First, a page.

Close

Member Login

Logging In
Invalid username or password.
Incorrect Login. Please try again.

not a member? sign-up now!

Signing up could earn you gear and it helps to keep offensive content off of our site.

PRINT DIGITAL

The Pulse: January 2004

Pulse
posted: 03/10/2004


Warm Up 'Dem Chilly Dogs

If you're a finicky skier who wants toasty toes, stop fiddling with that aluminum foil and insert a pair of Shock Doctor's HotBeds into your ski boots. Made of the same material—a porous solid called aerogel—used in NASA space suits, the new HotBeds are just 2.5 millimeters thick but purportedly insulate as well as eight millimeters of 200-gram Thinsulate or four inches of fiberglass wall insulation. The svelte profile shouldn't compromise fit or performance. And they're less messy than dumping cayenne into your socks. ($20, shockdoc.com)

A Whey Better Protein

There's nothing new about protein bars (think Zone and Atkins). Nor is there anything new about whey (think curds and tuffets). But a study published in the Journal of Nutritional Biochemistry in May 2003 notes that whey is one of the best forms of protein for athletes. Whitecoats reviewed five years of data about the protein in question—which is separated from curd during cheese-making. The results? Dry whey protein enters the bloodstream more quickly than other protein sources, curbs muscle breakdown during exercise, stimulates recovery and muscle buildup, and bolsters the immune system when it's run down by heavy exertion. Whey protein is, of course, widely available as a powder, but there's also a whey-based snack bar: Grab a Detour (they're each packed with 30 grams of whey protein) and see if your inner brute can feel the difference. (detourbar.com)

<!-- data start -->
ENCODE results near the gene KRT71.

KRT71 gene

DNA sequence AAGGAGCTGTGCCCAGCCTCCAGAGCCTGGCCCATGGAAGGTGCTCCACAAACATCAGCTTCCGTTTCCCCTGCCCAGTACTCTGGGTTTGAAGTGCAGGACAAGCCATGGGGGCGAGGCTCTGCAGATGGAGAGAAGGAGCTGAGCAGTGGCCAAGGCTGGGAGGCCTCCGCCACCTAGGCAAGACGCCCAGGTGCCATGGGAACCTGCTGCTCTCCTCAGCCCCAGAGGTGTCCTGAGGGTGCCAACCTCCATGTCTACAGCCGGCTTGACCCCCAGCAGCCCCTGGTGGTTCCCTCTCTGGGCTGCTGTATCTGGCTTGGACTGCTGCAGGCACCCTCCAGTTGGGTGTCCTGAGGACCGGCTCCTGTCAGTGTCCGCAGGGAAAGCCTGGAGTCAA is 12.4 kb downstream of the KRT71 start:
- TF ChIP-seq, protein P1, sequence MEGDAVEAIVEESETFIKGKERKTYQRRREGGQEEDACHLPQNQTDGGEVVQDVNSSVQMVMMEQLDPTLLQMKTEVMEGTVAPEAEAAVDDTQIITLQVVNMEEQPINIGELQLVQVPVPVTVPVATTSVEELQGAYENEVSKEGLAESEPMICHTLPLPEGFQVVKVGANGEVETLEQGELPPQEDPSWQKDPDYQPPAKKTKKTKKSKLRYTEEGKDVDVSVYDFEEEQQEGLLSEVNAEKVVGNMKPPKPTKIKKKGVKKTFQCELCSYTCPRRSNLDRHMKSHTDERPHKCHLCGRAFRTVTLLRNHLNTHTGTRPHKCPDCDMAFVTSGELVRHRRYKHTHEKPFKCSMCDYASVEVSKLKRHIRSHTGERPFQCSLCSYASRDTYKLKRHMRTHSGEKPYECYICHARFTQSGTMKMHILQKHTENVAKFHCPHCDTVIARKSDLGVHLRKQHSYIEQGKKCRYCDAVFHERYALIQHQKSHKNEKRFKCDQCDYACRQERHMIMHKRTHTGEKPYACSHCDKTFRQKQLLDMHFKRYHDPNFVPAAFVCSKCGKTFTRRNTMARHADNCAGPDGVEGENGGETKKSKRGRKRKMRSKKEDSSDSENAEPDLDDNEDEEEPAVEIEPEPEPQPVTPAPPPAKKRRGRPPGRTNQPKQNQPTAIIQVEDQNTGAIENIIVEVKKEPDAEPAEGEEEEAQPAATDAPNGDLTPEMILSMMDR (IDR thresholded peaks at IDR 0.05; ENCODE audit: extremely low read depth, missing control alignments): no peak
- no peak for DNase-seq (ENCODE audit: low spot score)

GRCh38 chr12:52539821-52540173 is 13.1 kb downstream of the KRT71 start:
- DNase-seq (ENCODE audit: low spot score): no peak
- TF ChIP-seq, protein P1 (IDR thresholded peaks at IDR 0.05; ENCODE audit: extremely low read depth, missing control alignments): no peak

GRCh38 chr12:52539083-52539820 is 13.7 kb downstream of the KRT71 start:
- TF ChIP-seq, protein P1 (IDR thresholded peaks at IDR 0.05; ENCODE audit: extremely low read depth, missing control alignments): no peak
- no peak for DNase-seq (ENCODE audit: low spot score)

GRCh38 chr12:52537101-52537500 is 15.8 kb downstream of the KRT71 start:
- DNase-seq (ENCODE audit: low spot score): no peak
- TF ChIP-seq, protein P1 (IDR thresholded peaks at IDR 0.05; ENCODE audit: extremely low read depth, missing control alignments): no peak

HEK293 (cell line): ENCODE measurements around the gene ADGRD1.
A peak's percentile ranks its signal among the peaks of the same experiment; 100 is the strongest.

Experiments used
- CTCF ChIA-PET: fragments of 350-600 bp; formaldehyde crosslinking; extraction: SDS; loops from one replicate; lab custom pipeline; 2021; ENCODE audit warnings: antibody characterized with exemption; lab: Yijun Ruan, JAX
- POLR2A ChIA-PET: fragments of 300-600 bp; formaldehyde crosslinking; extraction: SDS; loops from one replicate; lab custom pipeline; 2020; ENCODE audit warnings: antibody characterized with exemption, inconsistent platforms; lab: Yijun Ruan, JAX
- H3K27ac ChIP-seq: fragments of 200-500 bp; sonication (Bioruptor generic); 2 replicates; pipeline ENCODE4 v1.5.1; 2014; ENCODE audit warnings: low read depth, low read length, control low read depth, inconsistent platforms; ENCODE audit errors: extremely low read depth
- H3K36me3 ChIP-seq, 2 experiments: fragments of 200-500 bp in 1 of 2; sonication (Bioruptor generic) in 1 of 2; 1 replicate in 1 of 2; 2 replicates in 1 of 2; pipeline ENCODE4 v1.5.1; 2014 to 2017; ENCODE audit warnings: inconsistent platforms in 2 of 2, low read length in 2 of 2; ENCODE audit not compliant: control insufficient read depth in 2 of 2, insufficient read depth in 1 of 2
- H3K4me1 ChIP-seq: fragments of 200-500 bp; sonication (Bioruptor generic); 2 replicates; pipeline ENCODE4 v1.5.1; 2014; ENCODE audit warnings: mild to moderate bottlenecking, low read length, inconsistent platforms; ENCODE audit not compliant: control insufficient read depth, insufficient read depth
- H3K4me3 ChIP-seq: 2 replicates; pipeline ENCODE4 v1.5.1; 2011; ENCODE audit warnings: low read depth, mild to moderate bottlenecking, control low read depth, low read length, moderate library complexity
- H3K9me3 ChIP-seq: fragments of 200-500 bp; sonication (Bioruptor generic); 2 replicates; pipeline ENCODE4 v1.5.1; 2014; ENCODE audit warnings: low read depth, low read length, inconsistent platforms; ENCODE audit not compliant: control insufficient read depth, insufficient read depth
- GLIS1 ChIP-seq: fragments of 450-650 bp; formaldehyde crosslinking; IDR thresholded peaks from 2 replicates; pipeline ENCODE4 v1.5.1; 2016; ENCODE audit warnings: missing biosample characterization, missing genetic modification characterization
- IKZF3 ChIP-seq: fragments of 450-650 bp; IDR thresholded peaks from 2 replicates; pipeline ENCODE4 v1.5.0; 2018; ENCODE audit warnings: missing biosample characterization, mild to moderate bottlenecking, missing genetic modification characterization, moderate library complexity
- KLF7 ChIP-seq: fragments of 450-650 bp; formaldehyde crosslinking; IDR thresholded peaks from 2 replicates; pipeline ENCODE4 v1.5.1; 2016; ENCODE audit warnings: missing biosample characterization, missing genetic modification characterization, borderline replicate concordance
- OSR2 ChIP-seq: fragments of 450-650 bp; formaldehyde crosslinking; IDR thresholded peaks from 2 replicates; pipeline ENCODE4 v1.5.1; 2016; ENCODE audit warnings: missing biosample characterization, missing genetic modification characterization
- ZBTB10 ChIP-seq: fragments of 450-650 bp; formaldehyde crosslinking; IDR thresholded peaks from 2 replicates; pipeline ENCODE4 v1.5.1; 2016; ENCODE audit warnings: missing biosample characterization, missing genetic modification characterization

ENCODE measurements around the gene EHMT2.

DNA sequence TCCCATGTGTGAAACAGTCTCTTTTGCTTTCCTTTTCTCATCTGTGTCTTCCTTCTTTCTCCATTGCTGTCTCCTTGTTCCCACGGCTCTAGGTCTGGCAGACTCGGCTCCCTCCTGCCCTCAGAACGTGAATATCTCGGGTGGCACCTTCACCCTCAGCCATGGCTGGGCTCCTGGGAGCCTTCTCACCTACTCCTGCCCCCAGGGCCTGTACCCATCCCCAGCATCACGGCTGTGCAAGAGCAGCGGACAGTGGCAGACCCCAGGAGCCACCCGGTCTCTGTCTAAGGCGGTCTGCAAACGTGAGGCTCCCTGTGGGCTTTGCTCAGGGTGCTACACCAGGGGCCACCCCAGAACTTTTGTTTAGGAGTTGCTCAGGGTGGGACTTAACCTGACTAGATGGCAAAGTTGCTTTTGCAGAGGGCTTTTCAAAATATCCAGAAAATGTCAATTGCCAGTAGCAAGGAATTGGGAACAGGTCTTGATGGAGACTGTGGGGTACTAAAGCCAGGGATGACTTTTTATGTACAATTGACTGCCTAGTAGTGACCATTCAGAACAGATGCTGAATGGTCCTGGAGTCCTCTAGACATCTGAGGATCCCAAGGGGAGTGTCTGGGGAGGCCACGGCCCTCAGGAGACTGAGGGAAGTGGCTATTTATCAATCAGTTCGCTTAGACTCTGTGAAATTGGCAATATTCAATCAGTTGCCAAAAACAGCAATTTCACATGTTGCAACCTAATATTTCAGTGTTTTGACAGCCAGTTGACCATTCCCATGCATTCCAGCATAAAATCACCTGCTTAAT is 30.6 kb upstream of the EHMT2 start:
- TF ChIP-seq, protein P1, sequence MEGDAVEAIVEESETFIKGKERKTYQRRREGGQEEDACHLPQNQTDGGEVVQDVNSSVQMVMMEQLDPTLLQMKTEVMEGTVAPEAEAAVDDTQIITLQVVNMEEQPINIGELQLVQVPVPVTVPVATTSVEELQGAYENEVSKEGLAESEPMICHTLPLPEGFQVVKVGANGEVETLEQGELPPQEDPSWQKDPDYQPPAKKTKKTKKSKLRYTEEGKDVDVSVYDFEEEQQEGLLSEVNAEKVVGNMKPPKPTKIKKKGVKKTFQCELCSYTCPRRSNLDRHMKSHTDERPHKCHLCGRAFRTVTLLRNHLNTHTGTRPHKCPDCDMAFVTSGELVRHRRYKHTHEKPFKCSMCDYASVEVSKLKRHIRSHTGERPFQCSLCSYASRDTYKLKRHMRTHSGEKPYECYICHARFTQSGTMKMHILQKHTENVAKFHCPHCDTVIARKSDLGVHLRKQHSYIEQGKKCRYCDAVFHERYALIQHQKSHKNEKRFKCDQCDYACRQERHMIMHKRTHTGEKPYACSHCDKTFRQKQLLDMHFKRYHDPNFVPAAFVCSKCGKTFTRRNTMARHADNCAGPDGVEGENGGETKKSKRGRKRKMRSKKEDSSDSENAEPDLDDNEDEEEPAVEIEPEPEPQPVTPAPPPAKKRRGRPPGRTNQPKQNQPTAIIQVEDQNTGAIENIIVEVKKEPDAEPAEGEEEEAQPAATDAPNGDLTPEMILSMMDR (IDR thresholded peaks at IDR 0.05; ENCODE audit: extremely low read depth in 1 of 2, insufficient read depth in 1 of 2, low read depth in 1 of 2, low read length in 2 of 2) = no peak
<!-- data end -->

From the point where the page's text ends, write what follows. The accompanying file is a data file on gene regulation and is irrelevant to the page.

Why Penguins Never Get Sore

Instead of an après-ski Coors and soak in the hot tub, try this: Fill your bathtub with six inches of ice water and hop in. The chilly soak constricts vessels, pumping out lactic acid. When you get out, the rush of fresh blood back to the muscles reduces soreness and quickly rebuilds fatigued muscles. "Getting into the ice bath right after an intense workout, when your muscles are inflamed, is your best bet. Ten minutes will make your legs springy the next day, says Becca Blay, personal trainer and pro mountain-bike racer. "Or you could just take another shot of tequila and roll in the snow.

The content of this field is kept private and will not be shown publicly.
  • No HTML tags allowed

More information about formatting options

Type the characters you see in this picture. (verify using audio)
Type the characters you see in the picture above; if you can't read them, submit the form and a new image will be generated. Not case sensitive.
All submitted comments are subject to the license terms set forth in our Privacy Policy and Terms of Use
Google+